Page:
What is it?
Visual harvesting means capturing thoughts, exchanges or text – spoken or written – in the form of drawings, and using this visualisation to highlight connections and drive discussions.
It’s a technique that can be used during workshops, brainstormings or meetings as a form of graphic facilitation, but also as a visual support for a presentation or even in non-real-time contexts, for instance to summarise longer, technical texts or project descriptions for the purpose of a discussion or explanation.
Why do you need it?
Doctors often do a little drawing to explain to their patients what’s wrong with them, and how an operation could fix it. It’s a pretty efficient technique even if they are most often better surgeons than they are artists. That’s because anatomy is a pretty complex topic with a very specific terminology, but a few lines on a piece of paper can often be enough to understand why it hurts.
The same underlying principle is at work during visual harvesting, even when there’s nothing wrong with your team.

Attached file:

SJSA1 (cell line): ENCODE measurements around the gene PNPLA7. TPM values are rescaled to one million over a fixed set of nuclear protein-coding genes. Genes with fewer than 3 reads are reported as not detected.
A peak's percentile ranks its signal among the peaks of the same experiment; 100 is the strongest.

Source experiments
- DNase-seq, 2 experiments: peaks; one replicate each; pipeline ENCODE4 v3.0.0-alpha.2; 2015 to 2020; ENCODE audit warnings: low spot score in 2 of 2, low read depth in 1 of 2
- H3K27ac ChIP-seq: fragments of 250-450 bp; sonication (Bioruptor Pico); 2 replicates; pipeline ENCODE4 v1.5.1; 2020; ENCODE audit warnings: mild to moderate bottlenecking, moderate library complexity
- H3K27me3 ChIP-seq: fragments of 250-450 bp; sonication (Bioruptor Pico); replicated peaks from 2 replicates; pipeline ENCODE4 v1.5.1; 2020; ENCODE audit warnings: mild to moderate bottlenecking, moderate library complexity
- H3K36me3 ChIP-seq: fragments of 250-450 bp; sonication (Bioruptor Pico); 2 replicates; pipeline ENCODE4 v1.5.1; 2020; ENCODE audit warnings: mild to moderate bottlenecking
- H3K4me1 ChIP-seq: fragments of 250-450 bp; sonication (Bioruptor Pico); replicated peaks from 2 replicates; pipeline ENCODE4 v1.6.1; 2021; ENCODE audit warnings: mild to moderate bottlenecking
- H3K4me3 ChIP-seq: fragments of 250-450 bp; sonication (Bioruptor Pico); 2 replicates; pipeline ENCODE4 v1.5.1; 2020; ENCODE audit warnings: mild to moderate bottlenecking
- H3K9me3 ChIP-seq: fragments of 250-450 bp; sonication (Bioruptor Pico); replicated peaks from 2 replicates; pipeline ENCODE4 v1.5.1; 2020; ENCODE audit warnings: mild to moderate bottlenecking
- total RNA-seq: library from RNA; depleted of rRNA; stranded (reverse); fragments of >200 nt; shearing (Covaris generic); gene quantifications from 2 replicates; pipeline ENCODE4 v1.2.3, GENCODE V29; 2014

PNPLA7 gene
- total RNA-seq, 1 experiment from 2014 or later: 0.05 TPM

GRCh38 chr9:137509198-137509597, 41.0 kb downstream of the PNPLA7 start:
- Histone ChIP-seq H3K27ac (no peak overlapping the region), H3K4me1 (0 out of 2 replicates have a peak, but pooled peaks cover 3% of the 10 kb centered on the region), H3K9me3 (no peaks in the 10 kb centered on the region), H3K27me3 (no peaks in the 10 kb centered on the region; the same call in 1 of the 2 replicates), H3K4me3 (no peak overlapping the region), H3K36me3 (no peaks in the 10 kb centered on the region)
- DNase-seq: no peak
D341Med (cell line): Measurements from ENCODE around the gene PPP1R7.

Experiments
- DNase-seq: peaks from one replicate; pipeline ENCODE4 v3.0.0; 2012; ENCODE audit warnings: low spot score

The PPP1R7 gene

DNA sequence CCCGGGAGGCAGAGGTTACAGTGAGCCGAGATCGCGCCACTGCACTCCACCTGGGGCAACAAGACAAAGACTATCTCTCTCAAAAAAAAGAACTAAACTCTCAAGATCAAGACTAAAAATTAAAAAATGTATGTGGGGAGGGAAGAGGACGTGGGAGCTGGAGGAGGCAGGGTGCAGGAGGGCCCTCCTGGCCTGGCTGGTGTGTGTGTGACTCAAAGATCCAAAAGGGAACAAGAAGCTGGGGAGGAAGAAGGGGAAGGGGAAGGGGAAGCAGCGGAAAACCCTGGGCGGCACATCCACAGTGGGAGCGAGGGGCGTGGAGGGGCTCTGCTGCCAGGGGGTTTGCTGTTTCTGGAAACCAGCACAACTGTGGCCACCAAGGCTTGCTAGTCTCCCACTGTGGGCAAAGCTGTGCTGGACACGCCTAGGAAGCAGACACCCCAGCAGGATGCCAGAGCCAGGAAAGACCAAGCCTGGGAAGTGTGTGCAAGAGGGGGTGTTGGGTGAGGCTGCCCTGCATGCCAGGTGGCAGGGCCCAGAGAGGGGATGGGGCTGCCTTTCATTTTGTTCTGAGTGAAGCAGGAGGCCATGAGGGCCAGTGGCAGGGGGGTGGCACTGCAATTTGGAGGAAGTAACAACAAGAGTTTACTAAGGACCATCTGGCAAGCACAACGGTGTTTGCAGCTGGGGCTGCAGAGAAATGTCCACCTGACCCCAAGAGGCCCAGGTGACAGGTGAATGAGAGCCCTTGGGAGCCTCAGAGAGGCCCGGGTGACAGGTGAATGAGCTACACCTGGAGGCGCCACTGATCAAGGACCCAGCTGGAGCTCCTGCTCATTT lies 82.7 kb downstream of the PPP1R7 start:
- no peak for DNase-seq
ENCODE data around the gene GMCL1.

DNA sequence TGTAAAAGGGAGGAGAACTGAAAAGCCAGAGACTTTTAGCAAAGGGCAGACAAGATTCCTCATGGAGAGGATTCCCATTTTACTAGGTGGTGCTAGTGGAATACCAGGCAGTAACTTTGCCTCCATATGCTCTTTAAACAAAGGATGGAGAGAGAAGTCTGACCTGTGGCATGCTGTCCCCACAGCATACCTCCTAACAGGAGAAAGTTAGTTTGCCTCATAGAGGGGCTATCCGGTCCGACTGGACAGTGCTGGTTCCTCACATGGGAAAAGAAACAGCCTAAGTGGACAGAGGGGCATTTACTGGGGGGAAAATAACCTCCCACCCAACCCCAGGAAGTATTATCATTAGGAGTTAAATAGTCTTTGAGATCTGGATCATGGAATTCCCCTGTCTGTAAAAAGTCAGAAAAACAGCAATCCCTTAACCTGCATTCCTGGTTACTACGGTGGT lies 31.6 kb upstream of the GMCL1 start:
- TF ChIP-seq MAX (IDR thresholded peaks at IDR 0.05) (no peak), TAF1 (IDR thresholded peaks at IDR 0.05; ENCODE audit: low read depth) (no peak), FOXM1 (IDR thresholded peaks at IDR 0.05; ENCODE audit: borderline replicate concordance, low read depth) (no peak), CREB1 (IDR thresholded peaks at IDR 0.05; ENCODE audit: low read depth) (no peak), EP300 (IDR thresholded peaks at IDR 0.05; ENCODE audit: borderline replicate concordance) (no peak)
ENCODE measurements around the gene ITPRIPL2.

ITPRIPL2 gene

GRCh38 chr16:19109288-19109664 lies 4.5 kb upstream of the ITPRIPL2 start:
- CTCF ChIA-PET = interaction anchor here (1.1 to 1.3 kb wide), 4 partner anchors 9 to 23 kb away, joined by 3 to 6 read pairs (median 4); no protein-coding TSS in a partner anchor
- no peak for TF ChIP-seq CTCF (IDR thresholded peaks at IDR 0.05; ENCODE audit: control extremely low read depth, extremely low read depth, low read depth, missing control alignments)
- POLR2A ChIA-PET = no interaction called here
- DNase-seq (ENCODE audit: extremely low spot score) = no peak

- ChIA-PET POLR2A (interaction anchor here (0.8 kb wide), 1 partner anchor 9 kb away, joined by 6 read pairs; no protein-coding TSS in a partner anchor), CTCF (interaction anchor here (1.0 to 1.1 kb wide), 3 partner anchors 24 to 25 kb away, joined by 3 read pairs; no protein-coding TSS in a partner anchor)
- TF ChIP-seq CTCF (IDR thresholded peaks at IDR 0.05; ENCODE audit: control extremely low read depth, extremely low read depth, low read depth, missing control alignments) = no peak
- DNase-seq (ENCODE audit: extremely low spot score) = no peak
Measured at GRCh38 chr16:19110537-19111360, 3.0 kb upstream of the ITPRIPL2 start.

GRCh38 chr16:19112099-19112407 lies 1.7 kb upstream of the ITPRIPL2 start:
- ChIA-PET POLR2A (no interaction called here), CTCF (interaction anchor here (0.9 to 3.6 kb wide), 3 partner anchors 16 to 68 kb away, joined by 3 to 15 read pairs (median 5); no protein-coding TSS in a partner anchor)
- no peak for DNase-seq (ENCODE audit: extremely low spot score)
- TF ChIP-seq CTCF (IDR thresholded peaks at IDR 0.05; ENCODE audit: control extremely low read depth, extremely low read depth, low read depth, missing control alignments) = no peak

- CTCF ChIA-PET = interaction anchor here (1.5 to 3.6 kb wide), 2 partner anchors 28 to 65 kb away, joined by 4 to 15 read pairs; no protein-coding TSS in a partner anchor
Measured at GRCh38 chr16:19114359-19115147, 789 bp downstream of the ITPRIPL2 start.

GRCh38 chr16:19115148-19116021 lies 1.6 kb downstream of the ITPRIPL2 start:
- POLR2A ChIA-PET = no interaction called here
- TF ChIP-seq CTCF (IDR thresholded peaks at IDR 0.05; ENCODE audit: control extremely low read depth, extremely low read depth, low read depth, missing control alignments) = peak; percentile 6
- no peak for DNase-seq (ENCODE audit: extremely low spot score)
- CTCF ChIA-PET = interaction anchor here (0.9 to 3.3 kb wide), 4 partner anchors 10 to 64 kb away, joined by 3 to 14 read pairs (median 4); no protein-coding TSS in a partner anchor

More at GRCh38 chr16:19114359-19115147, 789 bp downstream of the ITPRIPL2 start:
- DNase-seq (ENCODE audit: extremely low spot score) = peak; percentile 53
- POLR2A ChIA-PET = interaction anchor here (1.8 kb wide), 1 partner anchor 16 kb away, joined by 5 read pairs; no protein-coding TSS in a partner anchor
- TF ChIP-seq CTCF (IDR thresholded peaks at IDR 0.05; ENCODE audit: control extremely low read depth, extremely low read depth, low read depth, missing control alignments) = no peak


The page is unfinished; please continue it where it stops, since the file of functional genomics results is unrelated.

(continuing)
Visual harvesting can be taken quite literally: it’s a way to collect ideas as drawings on one piece of paper (or wall), creating an overview which can feed back into the discussion, brainstorming session or project.
It uses the power of images for activating emotions and memory, but also for seeing patterns and concepts as they fit into the bigger picture.
What will it look like?
Visual harvesting can be used in different ways to animate creative group sessions within organisations. It can be used as a participative tool, or in presentation style.
Here are a few use cases any organisations should try:
- brainstorming sessions: visual harvesting can be used to create a mindmap will help participants visualise and memorise proposals, draw inspiration and connect the dots between different ideas
- speaker support: forget Powerpoint. Visual harvesting can make a presentation more informative and more fun, by adding explanation in visual form to what’s being said, but also adding a lively, creative note that keeps the audience focused
- meeting notes: a bit like drafting minutes, but with added value and in real time. Visual harvesting records discussions, adding an analytical element by visualising them as graphs, charts and cartoons.